Many companies don’t explicitly communicate where they’re going and at what pace. Some people may work too slow or fast and end up throwing off the momentum of the team. By setting a goal and having people manage their pace towards that goal, your team is more likely to achieve it.

If the canoe ride had no plan or pace setter, it’s likely that people would paddle at different speeds—resulting in a number of outcomes:

  • Fast starts without energy to finish
  • Various paddling speeds which could make the canoe move in circles instead of a straight line
  • Conflicting energy levels that can affect the team in countless ways

This is why a business system should communicate the expectations, outcomes, and goals to set the pace. This way, you channel the efforts of the individual and team to achieve the desired results.

Adjust and measure as you go

The last part of a successful business system requires proper management. At the back of the canoe, a Disney crew member had the primary job to watch the direction of the boat and make course corrections. This crew person was responsible for steering the boat away from obstacles on the river.

She would work with the crew member at the front who was focused on paddling and setting the pace and gave feedback to the paddlers about how things were going. She would paddle when necessary, but spent more time watching and adjusting to make sure the boat stayed on course towards its destination. She was also responsible for calling out any of the guest paddlers who started to behave in an unruly manner, like standing up or reaching for a hat that had fallen in a river.

Could anyone imagine the canoe ride without this structure? Yet, many companies struggle because they don’t have a business system like this in place. They assume the adjustments and feedback will occur spontaneously. The business owner is paddling as hard as possible, nose to the grindstone at the front, trying to generate new business, complete projects, and lead the team. Without feedback and measuring systems, however, almost all canoe trips would be unsuccessful.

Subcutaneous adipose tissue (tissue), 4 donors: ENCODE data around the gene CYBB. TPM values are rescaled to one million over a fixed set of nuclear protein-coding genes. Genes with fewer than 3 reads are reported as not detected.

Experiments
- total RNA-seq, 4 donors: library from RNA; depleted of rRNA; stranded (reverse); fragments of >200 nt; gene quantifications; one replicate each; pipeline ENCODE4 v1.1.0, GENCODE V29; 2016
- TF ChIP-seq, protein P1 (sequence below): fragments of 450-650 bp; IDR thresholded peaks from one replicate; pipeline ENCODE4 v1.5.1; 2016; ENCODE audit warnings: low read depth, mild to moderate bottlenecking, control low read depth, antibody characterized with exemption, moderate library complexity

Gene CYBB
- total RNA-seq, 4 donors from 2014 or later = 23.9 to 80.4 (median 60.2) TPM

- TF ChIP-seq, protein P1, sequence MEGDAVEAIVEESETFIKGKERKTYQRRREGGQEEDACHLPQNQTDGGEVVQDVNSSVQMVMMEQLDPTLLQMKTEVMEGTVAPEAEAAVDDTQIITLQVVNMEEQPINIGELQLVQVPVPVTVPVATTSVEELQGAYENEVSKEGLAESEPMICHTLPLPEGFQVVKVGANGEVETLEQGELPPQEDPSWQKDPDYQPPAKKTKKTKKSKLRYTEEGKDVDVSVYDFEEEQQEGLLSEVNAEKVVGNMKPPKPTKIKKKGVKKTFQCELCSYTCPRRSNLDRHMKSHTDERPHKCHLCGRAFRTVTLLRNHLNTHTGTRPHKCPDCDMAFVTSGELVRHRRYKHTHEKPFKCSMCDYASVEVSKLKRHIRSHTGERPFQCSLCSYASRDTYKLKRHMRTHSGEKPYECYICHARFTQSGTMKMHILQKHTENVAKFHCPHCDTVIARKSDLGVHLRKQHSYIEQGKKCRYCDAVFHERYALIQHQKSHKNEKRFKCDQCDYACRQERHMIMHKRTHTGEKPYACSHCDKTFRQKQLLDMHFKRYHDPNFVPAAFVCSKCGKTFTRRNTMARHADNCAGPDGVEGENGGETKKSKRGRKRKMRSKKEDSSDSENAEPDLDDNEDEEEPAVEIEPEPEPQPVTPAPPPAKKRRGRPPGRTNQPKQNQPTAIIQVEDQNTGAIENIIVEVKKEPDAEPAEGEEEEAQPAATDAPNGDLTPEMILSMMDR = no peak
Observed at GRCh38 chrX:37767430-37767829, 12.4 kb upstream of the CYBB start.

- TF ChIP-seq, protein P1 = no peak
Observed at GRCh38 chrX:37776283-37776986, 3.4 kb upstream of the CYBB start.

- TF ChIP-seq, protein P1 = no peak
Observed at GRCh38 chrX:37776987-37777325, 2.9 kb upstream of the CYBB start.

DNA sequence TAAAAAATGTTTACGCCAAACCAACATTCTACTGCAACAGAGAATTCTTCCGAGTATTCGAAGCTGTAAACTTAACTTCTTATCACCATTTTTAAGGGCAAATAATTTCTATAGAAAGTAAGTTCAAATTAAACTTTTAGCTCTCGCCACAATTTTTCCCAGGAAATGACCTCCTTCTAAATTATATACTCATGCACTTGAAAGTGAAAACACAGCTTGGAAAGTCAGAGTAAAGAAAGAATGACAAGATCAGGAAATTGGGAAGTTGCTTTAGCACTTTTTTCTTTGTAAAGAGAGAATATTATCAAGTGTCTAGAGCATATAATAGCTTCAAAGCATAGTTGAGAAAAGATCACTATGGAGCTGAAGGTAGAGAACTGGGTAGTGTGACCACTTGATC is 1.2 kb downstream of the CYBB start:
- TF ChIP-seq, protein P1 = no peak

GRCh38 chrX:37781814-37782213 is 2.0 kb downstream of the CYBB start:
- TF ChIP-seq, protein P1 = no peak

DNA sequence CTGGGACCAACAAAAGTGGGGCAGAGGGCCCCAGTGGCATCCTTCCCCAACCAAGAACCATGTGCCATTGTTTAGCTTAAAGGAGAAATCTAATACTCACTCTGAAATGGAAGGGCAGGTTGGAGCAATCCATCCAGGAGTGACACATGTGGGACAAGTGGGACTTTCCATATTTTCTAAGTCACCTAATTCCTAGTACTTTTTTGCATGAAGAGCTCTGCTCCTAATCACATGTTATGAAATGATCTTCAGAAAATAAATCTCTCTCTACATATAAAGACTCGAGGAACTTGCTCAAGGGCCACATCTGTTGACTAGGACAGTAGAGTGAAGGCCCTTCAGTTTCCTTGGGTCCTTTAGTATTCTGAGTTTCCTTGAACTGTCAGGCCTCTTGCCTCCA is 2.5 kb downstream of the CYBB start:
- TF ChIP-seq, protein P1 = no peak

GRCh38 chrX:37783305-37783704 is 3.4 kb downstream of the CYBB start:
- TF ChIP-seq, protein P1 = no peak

Key takeaways for creating successful business systems

The Disneyland canoe crew used at least three essential business systems that are critical for any organization. (I define essential this way: would the system be missed if it were eliminated?)

When you start creating new systems for your team, start with these three:

  • Onboarding (hiring process)
  • Goal and pace setting (planning)
  • Adjusting and measuring (management)

Learn the Keys to Business Success with Assured Strategies

Most businesses are more complicated than the Disneyland canoe ride, but the ride wouldn’t work without the systems. How can a business expect to be successful if it doesn’t have the same basic systems that simple group activities require for success? Planning, direction, and pace are vital when trying to reach a specific destination.

Grow your business by exploring our options for management training and finding out how to implement these systems in your company.